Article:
James J. Zogby
The Jordan Times (Opinion)
March 10, 2009 - 12:00am

Secretary of State Hillary Clinton’s recent Middle East trip was striking by any measure. Despite grumbling by some in the Arab media for what they derided as “excessive caution” or claiming that she merely echoed the policies of the previous administration - some going as far as to mock her as “Condi Clinton” - her overall performance was significant and substantial.

She was constructive on many fronts: chiding Israel for it’s failure to open the borders of Gaza sufficiently to facilitate the transport of relief assistance and supplies; publicly criticising Israeli settlements as “unhelpful, and not in keeping with obligations entered into under the roadmap”; and expressing concern with the Jerusalem municipality’s plans to demolish Palestinian houses, noting that “the ramifications” of this action go “far beyond the individuals and families affected”.

Clinton, of course, spoke empathetically about her commitment to a two-state solution, saying that it is an “obligation” and noting that it was a “commitment” she “carried deep in my heart”.

Most important, I believe, were her remarks humanising the situation of Palestinians. In one eloquent passage, Clinton noting: “That a child growing up in Gaza without shelter, health care, or an education has the same right to go to school, see a doctor, and live with a roof over her head as a child growing up in your country or mine. That a mother and father in the West Bank struggling to fulfill their dreams for their children have the same right as parents anywhere else in the world to a good job, a decent home, and the tools to achieve greater prosperity and peace. That progress toward the goals we seek here today is more likely to grow out of opportunity, than futility; out of hope, than out of misery.”

In this, Clinton was continuing what President Barack Obama began in his January 22 remarks at the State Department, when he spoke passionately about the suffering of the people in Gaza as a result of the Israeli assault. Aside even from the political comments, the importance of these human portrayals cannot be over-emphasised, since they are “tone-setters” dramatically impacting public discourse and even directing press attention towards the need for more human treatment of the Palestinian people.

Some Arab critics, of course, ignored all this, noting only that the secretary of state spoke of America’s “unwavering support for Israel’s security”, was harsh in her criticism of Iran and tough on Hamas.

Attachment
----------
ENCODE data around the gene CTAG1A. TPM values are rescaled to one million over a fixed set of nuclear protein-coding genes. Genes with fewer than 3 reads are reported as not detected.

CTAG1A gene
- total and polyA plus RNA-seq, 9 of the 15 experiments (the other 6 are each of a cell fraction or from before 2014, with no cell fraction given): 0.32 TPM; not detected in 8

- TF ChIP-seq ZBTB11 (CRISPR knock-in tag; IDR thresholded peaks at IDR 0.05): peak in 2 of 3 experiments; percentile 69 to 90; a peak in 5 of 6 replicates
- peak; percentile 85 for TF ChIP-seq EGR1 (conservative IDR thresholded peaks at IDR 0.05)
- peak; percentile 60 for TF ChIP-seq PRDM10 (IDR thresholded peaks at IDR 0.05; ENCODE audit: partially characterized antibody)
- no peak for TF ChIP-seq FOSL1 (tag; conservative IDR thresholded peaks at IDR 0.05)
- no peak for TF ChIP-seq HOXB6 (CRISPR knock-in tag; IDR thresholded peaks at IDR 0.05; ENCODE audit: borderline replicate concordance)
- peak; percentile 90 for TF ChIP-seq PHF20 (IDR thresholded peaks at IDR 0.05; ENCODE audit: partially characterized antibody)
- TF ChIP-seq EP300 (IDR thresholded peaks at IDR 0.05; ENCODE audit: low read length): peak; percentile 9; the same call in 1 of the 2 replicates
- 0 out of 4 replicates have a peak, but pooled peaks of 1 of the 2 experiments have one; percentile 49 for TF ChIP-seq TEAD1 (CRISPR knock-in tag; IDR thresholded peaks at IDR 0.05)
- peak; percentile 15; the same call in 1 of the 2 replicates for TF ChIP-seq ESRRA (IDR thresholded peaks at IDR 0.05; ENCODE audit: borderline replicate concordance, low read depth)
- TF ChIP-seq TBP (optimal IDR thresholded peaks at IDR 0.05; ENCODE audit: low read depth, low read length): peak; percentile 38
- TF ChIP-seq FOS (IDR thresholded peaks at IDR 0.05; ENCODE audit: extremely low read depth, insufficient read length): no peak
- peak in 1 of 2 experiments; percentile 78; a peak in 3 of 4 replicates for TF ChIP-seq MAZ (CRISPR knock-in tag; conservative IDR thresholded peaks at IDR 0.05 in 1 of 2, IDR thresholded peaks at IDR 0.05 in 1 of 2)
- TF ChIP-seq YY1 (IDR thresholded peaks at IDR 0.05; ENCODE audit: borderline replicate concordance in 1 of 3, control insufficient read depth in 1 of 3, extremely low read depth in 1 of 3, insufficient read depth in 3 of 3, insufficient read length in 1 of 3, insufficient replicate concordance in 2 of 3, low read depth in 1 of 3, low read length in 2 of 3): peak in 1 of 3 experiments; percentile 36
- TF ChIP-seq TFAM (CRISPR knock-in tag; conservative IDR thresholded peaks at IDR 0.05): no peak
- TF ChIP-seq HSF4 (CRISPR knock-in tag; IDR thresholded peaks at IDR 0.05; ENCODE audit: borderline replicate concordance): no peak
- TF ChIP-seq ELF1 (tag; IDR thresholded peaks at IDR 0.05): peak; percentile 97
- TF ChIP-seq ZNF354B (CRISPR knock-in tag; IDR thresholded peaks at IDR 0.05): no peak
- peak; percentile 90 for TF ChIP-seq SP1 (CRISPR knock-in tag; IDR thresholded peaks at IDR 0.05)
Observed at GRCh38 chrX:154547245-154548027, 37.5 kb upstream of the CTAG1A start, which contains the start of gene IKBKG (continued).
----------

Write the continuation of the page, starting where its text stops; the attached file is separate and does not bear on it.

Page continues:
I am tempted to dismiss these critics out of hand. Every American leader will express support for Israel’s security (but Clinton and Obama emphasise that a Palestinian state is critical to Israel’s long-term security). I would also note that Iran’s predictably bizarre and provocative behaviour (their faux “human rights conference”, continued incitement and aggressive bluster), and Hamas’ irresponsible stubbornness and insensitivity to the consequences of its failed leadership, are deserving of the rebukes they received.

But even with regard to these regional “bad boys” one cannot fail to observe that the current US policy is providing opportunities for constructive engagement.

In her remarks, Clinton obliquely, but nonetheless clearly, praised Egyptian President Hosni Mubarak’s efforts to heal the Palestinian divide. Under the previous administration, Palestinian efforts to reach a reconciliation accord that creatively addressed the Quartet conditions were sabotaged by both US and Israeli intransigence.

Obama, Senator George Mitchell and Clinton indicated that they would be more open to recognising and working with a Palestinian national unity government committed to peacemaking.

This prospect alone, and with it the likelihood of reconstruction aid flowing into Gaza and the West Bank, should serve as an incentive for Palestinian reconciliation.

How much of a corner Clinton turned can be seen in the reaction of other critics of her performance. Extremists in Iran were bellicose, the mayor of Jerusalem was incensed, hardliners in the American Jewish community were shocked (saying they wanted “the old Hillary Clinton back”), and obstructionists among the Republicans in the Senate put forward initiatives designed not only to send a warning shot at the Obama administration’s Middle East efforts but to sabotage the administration’s 2010 budget appropriation as well.

Digging ourselves out of the deep hole dug during the past eight years will not be easy. Political realities here in the US and in all the Middle East will require that peacemakers confront real problems and ingrained bad behaviour. The process will be slow and, of necessity, require incremental movement and careful management. During this period, substantive and constructive criticism has a role in pushing the effort forward, but not uninformed grousing.

In this regard, it should be acknowledged that Clinton made a contribution to moving peace forward. She set firm markers, not just for the Palestinians but for Israeli behaviour as well, and in doing so, she set the state for continuing efforts by special envoy Mitchell to end the deadly impasse.

Again, progress will not come quickly, but the steps being taken are in the right direction.


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